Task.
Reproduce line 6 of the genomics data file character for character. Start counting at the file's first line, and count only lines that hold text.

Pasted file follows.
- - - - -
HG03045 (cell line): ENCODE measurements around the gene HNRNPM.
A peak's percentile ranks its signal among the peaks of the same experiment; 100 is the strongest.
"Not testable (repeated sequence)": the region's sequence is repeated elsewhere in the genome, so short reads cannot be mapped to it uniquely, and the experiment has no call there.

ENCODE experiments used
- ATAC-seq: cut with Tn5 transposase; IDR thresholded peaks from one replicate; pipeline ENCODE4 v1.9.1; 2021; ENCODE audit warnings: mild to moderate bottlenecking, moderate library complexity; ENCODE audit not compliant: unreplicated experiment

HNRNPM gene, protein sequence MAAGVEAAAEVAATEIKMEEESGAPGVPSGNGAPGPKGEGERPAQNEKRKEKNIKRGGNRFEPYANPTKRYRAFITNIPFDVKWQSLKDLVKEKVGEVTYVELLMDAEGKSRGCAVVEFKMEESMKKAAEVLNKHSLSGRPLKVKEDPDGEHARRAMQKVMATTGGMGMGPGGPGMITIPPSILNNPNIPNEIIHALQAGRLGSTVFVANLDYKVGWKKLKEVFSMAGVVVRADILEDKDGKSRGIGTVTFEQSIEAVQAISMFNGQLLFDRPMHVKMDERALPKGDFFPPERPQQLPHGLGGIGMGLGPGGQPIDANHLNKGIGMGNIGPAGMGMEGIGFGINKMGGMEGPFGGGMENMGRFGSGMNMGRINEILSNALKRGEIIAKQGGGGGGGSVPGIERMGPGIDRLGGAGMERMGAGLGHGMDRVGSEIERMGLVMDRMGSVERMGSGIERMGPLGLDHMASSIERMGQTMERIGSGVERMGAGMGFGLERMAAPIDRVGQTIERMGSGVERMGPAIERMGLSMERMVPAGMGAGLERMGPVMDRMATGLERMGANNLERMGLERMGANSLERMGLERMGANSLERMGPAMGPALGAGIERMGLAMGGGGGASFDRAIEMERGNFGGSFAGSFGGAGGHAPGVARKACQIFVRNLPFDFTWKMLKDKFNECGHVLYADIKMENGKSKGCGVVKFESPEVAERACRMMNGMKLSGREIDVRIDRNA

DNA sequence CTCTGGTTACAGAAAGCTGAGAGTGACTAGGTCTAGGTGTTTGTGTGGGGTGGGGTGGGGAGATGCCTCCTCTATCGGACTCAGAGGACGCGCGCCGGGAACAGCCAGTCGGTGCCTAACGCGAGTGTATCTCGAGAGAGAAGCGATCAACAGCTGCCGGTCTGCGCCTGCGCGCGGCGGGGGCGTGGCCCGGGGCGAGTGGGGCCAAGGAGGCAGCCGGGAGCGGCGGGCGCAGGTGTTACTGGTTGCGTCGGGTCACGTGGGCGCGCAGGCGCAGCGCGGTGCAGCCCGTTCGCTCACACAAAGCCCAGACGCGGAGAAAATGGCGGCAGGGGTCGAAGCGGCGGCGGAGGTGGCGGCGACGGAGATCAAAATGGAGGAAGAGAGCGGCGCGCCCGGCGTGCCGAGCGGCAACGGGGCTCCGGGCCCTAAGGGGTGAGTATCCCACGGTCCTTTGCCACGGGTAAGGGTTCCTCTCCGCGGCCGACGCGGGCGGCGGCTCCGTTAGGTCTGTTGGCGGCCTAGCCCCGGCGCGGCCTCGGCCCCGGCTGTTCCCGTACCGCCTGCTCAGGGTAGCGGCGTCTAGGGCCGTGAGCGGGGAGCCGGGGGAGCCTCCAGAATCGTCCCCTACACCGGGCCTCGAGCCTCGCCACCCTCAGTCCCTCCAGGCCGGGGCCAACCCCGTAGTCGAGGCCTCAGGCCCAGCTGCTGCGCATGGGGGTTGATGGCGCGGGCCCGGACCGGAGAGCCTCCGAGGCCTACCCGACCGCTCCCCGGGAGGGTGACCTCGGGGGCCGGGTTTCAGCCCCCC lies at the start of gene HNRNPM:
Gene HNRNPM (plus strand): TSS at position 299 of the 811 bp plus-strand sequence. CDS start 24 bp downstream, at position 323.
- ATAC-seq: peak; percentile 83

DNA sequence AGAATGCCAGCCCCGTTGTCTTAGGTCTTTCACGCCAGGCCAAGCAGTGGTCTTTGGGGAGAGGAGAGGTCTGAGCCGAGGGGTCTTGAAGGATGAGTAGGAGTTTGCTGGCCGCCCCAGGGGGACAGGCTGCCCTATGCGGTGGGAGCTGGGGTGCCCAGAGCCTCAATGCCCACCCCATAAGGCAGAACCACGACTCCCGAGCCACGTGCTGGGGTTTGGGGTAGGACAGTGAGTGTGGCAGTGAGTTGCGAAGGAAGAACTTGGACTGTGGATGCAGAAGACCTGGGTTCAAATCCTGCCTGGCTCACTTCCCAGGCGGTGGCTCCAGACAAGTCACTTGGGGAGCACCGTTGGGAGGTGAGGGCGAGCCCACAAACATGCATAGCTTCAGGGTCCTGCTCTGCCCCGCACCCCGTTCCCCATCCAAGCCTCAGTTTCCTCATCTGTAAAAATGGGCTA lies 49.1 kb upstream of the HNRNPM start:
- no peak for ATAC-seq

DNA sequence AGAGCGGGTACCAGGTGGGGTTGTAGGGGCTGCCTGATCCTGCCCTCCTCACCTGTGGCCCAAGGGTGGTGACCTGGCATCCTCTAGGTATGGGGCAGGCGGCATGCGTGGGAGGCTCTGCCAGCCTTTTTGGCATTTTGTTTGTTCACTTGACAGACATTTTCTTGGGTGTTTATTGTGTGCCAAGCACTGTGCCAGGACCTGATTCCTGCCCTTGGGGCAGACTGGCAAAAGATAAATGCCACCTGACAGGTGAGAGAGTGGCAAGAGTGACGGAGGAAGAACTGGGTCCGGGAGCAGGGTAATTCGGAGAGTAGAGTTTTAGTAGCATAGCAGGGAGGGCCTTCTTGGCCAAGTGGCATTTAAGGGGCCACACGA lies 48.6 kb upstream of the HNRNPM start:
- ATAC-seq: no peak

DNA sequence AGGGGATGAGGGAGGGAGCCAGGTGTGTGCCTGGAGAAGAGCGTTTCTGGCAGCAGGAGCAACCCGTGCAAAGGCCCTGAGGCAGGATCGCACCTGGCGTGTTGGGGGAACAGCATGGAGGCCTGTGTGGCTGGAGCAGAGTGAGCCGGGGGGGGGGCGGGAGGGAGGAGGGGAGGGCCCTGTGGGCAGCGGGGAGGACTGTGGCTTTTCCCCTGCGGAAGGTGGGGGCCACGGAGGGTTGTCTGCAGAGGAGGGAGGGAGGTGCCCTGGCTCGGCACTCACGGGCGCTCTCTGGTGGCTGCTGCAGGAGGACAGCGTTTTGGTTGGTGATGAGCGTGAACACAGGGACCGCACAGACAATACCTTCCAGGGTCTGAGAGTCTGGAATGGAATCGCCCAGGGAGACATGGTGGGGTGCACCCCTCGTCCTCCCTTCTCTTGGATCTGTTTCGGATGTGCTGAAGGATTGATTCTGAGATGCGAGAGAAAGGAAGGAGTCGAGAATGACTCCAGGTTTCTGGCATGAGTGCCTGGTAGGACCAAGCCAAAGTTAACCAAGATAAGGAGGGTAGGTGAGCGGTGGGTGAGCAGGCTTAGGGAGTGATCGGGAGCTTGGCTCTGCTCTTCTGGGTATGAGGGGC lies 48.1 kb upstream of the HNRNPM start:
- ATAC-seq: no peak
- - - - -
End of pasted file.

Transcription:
HNRNPM gene, protein sequence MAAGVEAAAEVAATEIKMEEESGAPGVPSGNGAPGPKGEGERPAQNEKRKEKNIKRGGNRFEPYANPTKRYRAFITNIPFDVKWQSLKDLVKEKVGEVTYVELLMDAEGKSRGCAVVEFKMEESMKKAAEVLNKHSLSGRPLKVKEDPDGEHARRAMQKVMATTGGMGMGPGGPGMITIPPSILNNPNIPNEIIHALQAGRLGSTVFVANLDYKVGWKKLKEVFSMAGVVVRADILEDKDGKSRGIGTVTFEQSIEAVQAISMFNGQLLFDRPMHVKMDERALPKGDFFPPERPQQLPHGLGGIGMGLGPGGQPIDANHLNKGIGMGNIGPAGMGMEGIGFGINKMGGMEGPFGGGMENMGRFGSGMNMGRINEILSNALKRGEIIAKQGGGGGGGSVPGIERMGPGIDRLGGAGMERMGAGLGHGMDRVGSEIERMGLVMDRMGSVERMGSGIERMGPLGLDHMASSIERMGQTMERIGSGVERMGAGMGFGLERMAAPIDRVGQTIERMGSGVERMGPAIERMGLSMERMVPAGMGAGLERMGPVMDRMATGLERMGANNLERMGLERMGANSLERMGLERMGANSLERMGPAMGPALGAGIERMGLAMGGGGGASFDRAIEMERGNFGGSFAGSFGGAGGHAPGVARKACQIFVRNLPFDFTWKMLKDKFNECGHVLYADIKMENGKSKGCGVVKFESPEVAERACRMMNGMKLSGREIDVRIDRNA